DETROIT, Michigan (WXYZ) — One of the dogs that attacked children at Bates Academy in Detroit just over two weeks ago has been put down, but the moms of two students attacked say the real threat remains.
In an exclusive interview with 7 Action News, the moms say they want changes in policy to make sure this doesn’t happen again to your children.
Juanita Houston is the mom of a 12-year-old daughter in the sixth grade at Bates Academy. Yahasha Colbert is the mom of a 13-year-old girl in the seventh grade. When they sent their children to school on April 28th, they thought they were safe. Then they got calls.
“They said my daughter had been bitten by a dog at school and I needed to get there,” said Houston.
“She said, ‘I am sorry. I did everything I could do.’ I thought I lost my daughter,” said Colbert.
A classmate captured video so graphic, we decided not to show it. You can see Juanita Houston’s daughter on the ground as one of two stray dogs outside the school attacks. Her daughter told her that classmates, not adults, helped her.
“A boy said, while I am hitting the dog, he is going to let go and I want you to run. That happened,” said Houston.
“I got to the front door of the school and there was blood all over the front step, my daughter’s shoe covered in blood, my daughter’s eyeglasses, my daughter’s cell phone at the door,” described Colbert.
Colbert says the dog attacked her daughter as she tried to get in the school to safety.
“My daughter was banging on the front door. No one opened it. The door is very close to the office. There is usually a security guard at the door and monitors. No one was monitoring monitors and no one let my daughter in,” said Colbert.
She says a teacher eventually came to the door and started fighting the dog.
“The dog ended up coming into the school attached to my child. She ended up breaking a table while fighting the dog and then she went and got a fan. This went on for a long time,” said Colbert.
Detroit Animal Care and Control captured one dog shortly after it happened. The other dog was never found.
The Detroit Public Schools Community District said the day after the attack that the girls had been treated and released with minor injuries.
“And at that point my child was still in the hospital,” said Houston.
Their attorneys at the Law Office of Koussan Hamood showed WXYZ pictures of the deep flesh wounds. The girls are still not back at school, at home healing from deep bite wounds and infections. One was readmitted to the hospital for several days due to infection.
Attorney Ali Koussan says they are not suing at this point, but want change.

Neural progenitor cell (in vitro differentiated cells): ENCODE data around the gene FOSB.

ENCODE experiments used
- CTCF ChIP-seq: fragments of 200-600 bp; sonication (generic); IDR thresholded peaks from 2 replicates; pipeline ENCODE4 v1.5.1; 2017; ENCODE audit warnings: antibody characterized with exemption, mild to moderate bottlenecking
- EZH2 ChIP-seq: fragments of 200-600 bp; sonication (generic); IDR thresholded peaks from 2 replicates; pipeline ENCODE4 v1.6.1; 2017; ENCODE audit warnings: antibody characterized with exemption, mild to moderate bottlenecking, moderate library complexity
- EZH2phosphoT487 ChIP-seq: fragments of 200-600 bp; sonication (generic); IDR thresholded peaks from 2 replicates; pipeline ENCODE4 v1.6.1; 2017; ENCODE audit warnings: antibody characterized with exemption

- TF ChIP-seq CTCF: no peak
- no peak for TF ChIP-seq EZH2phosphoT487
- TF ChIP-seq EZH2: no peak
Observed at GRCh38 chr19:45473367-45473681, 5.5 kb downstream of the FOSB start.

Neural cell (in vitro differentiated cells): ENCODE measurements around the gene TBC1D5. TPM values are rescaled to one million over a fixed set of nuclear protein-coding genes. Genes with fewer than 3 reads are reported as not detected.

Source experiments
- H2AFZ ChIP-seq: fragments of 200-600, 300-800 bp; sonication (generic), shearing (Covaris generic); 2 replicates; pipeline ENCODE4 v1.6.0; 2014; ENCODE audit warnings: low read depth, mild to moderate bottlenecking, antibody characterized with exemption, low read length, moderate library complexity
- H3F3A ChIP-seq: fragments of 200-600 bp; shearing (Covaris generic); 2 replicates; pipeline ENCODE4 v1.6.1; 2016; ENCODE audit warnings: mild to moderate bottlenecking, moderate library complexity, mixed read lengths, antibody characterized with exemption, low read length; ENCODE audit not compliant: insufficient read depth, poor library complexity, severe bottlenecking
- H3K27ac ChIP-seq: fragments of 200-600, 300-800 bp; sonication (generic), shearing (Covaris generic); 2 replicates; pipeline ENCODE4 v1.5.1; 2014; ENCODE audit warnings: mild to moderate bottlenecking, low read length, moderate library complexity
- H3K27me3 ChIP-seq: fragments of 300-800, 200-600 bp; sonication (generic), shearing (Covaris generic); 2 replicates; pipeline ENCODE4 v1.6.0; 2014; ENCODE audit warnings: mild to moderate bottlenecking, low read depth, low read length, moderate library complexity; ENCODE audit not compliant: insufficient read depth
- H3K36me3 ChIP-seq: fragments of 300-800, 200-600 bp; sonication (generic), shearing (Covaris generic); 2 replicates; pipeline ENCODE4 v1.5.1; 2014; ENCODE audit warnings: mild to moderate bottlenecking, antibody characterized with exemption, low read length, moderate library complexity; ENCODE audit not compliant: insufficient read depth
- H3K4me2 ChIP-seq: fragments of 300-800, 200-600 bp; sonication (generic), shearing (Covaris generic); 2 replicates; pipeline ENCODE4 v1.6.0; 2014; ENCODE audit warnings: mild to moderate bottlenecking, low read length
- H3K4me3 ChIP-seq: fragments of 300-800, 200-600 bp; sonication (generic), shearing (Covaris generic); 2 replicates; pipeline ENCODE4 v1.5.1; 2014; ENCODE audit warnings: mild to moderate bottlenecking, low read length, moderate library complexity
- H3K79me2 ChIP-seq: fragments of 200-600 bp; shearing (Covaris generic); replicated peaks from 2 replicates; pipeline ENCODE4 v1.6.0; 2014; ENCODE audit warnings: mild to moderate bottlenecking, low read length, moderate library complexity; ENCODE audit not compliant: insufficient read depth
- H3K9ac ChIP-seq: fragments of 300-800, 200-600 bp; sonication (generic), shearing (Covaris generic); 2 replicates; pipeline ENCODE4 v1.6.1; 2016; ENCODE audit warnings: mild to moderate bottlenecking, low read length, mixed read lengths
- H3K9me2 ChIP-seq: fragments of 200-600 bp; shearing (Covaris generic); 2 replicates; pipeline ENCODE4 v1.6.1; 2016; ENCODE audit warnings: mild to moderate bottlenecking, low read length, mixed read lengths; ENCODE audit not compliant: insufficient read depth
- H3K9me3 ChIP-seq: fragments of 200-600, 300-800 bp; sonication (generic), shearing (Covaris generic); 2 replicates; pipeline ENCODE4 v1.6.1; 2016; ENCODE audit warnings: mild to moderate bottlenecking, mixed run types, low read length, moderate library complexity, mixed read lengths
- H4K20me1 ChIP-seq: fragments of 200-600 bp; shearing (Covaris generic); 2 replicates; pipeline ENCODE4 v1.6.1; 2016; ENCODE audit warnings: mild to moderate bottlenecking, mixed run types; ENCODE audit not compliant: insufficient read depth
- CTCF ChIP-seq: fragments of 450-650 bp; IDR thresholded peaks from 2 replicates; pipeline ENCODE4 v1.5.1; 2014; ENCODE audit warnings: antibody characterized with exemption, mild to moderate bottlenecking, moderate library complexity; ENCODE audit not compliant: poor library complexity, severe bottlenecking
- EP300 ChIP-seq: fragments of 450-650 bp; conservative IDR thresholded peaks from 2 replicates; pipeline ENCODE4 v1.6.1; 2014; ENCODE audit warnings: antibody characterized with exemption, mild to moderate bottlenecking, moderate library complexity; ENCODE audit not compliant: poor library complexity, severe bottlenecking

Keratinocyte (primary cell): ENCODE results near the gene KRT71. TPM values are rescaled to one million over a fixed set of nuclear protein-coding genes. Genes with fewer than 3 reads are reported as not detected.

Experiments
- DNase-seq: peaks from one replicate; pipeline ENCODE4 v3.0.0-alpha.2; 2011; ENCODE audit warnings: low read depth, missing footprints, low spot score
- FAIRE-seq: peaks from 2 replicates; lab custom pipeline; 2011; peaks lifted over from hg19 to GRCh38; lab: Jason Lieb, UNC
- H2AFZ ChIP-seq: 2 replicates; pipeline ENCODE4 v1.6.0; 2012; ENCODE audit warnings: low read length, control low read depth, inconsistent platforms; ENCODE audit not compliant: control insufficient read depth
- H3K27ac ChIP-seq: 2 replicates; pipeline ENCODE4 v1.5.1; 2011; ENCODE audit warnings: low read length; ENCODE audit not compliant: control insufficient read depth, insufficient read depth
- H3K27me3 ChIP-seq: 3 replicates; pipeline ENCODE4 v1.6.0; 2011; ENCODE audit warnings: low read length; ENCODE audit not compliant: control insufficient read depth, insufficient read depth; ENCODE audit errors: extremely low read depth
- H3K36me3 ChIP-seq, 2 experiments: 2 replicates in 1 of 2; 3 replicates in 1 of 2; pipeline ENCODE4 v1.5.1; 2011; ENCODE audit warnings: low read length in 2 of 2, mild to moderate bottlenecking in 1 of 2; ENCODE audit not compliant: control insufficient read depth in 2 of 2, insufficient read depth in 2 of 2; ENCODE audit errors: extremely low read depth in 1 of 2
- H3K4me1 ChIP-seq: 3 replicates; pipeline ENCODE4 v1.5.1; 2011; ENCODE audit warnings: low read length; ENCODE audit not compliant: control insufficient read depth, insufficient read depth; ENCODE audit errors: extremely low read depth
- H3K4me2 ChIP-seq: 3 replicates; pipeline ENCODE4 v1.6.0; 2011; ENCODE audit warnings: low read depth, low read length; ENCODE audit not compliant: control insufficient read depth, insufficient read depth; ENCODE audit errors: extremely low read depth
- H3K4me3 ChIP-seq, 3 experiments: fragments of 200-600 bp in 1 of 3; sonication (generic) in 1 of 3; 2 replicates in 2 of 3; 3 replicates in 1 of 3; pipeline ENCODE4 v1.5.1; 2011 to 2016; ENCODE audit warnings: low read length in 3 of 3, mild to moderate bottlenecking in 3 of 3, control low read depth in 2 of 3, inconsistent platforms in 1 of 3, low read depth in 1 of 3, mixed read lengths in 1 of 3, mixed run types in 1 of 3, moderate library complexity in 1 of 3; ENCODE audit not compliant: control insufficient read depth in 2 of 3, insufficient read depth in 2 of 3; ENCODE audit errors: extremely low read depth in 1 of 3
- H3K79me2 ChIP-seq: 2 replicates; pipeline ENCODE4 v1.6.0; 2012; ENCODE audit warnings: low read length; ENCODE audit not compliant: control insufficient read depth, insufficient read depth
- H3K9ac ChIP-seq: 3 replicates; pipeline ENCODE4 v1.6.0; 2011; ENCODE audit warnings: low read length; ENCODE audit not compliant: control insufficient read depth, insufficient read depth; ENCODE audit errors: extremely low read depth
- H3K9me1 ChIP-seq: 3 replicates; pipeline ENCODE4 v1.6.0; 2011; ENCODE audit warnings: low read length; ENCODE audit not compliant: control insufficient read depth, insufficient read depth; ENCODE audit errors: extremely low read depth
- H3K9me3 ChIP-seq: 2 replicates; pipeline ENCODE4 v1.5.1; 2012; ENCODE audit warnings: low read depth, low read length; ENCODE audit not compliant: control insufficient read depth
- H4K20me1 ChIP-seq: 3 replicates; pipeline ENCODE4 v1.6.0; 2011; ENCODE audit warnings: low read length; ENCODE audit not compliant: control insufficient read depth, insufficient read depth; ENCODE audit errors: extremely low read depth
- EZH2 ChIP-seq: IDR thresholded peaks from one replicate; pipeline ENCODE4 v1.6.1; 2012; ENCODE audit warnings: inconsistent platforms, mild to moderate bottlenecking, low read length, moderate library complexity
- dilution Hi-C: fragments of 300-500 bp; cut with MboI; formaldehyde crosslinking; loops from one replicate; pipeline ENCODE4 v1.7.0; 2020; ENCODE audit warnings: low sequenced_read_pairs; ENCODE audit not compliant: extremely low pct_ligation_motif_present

“We want to see some action by the school so this doesn’t happen to other children,” said Koussan.
The Detroit Public Schools Community District said it is planning to build a fence enclosure before the start of next school year to ensure safe access to recess. It released a statement saying, “In this case, during recess students were innocently playing with the dogs instead of the dogs initially attacking them. There were six adults outside with the children.”
Houston says the children perhaps should not have played with the dogs, but they are children. She wants to know, if there was adequate supervision, why wasn’t the playing prevented?
“Why are stray dogs allowed to walk up to children playing on the playground?” asked Houston.
“They need adequate supervision. They need access back into the building for when something like this could occur,” said Colbert.
The Detroit Public Schools Community District statement went on to say, “The principal went to the hospital with the girls and provided updates on their condition to the district. There were several updates provided, including that the students were stable and in good spirits. We will continue to work with animal control to ensure the sightings of stray dogs is reported. Since the incident, outside recess at Bates has been canceled, one of the dogs has not yet been captured.”
The City of Detroit says Animal Care and Control is still investigating, but the owners of the dogs have never been identified.
The school district statement continued, saying, “The school sits on a corner lot near an open field. The district does not have the resources to entirely fence in all school buildings. This is also not possible when large pieces of land, such as parks, are next to schools where students play, as is the case at Bates. That land is owned by the city and is accessible to the public.”
“Our children weren’t protected,” said Houston.